Since 2013, economic crisis and political instability have taken the shine off Brazil's economy – and car industry. However, despite a major contraction, the Brazilian car market remains hugely significant globally. In 2012, with 3.6 million vehicles sold, it was the world's third-largest automotive market. Last year, with only 2.5 million vehicles sold, it stood at #9 in the global rankings.
Things did not look up in 2016, with the economy contracting -3% and the automotive industry plagued by overcapacity, overstock and overinvestment. This year might be better, with predictions of a slight recovery, adding 0,6% to GDP.
With a True Fleet share approaching 30% of total automotive sales, the Brazilian fleet market is bigger and more mature than all others in Latin America, and close to the European level of maturity. In 2017, the market is estimated to hit 480,000 units. With long-term rental options well understood and attractive to corporations, outright purchase represents only 44% of all corporate vehicle acquisitions.
Brazil's economic volatility is a major factor in the rise of the fleet and lease sector. Corporates see it as a cost-effective, flexible alternative to ownership, and it is therefore becoming of interest across the corporate sector – also for smaller companies. In Brazil, fleets of up to 10 vehicles constitute the majority of the corporate fleet total, with fleets from 11 to 100 vehicles representing 22%. The principal end-users of fleet and leasing services are the telecom and food and beverage industries.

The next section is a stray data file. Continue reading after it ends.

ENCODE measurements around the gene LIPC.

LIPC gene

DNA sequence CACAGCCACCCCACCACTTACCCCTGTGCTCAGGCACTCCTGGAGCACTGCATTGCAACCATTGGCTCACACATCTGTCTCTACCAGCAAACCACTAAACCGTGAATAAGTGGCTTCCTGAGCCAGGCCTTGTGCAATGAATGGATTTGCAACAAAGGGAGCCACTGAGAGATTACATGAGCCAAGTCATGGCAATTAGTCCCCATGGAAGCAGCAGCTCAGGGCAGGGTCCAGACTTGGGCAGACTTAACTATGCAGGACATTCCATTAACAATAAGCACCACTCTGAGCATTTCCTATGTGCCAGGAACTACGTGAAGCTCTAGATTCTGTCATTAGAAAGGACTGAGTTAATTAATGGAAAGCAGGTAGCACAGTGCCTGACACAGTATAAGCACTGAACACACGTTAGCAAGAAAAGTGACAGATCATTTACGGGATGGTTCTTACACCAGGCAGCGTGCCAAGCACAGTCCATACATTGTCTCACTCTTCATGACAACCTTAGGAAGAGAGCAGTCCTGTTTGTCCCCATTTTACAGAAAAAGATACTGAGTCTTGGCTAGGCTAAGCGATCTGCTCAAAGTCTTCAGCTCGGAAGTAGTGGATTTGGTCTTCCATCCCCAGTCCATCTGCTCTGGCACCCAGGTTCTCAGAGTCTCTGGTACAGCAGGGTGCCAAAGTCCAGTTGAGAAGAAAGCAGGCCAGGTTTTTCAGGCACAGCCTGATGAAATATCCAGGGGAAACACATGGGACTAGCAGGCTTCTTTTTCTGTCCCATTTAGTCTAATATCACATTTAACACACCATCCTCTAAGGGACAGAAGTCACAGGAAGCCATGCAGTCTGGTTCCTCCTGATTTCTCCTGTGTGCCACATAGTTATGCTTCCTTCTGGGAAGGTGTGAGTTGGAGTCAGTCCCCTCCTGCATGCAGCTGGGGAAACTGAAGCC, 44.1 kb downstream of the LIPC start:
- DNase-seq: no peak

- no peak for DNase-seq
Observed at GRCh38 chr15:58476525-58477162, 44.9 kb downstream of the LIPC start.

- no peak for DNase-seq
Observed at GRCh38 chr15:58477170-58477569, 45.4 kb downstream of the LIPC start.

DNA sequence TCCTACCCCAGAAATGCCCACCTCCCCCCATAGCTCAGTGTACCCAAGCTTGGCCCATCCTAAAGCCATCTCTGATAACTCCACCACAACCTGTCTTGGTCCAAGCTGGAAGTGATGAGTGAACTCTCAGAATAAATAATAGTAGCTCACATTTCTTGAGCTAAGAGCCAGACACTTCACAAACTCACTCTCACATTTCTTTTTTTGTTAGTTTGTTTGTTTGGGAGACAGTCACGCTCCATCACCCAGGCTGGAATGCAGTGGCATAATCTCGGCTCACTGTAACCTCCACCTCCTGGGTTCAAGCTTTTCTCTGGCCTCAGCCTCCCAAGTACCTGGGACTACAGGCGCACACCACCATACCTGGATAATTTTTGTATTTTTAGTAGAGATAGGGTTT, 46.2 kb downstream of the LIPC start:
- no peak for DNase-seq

Manufacturers have dedicated fleet organisations, segmented for large, medium and small fleets. The current economic crisis may have a deteriorating effect on the quality of the networks and the customer service.
Quality and complexity
The three main brands last year were Fiat, Chevrolet and Volkswagen, in that order. The strongest riser was Jeep, which shows a market tilting towards SUVs and 4x4s. The Chevrolet Onyx, a subcompact, was last year's best-selling and highest-rising model. Subcompacts or small cars are the most popular segment in Brazil. LCVs comprise 16% of total sales.
The fleet and lease market is Brazil is characterised by a large degree of fragmentation, with five major companies controlling no more than 25% of the total. Local champions like Localiza are competing on a level with large multinationals like ALD, Arval and LeasePlan. The remaining 75% is spread out over more than 7,000 smaller companies. This adds complexity to the market, and explains the sometimes hugely varying degrees of service quality.
Image: Edmund Gall, CC BY-SA 2.0
| 01/03/2017 | Frank Jacobs